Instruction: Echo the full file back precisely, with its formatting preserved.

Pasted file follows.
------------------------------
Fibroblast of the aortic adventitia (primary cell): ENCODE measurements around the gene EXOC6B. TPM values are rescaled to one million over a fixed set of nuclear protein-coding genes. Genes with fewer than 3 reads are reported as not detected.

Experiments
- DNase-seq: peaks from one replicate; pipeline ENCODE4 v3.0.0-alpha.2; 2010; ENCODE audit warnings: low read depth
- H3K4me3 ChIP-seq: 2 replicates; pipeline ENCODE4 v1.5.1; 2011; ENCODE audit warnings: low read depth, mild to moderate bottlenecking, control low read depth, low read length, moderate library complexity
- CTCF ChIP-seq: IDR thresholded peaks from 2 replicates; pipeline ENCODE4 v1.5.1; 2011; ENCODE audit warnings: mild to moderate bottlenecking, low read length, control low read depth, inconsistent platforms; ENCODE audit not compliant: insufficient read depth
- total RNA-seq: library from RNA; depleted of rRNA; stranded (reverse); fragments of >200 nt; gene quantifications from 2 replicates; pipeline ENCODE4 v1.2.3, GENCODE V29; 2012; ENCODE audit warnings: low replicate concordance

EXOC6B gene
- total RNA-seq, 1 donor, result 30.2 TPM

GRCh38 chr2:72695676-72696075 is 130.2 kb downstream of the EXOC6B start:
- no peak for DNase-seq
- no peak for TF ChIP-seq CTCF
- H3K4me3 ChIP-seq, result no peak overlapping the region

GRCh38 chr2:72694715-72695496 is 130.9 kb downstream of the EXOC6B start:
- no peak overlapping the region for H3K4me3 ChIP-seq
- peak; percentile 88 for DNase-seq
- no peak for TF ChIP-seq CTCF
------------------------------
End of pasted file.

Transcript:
Fibroblast of the aortic adventitia (primary cell): ENCODE measurements around the gene EXOC6B. TPM values are rescaled to one million over a fixed set of nuclear protein-coding genes. Genes with fewer than 3 reads are reported as not detected.

Experiments
- DNase-seq: peaks from one replicate; pipeline ENCODE4 v3.0.0-alpha.2; 2010; ENCODE audit warnings: low read depth
- H3K4me3 ChIP-seq: 2 replicates; pipeline ENCODE4 v1.5.1; 2011; ENCODE audit warnings: low read depth, mild to moderate bottlenecking, control low read depth, low read length, moderate library complexity
- CTCF ChIP-seq: IDR thresholded peaks from 2 replicates; pipeline ENCODE4 v1.5.1; 2011; ENCODE audit warnings: mild to moderate bottlenecking, low read length, control low read depth, inconsistent platforms; ENCODE audit not compliant: insufficient read depth
- total RNA-seq: library from RNA; depleted of rRNA; stranded (reverse); fragments of >200 nt; gene quantifications from 2 replicates; pipeline ENCODE4 v1.2.3, GENCODE V29; 2012; ENCODE audit warnings: low replicate concordance

EXOC6B gene
- total RNA-seq, 1 donor, result 30.2 TPM

GRCh38 chr2:72695676-72696075 is 130.2 kb downstream of the EXOC6B start:
- no peak for DNase-seq
- no peak for TF ChIP-seq CTCF
- H3K4me3 ChIP-seq, result no peak overlapping the region

GRCh38 chr2:72694715-72695496 is 130.9 kb downstream of the EXOC6B start:
- no peak overlapping the region for H3K4me3 ChIP-seq
- peak; percentile 88 for DNase-seq
- no peak for TF ChIP-seq CTCF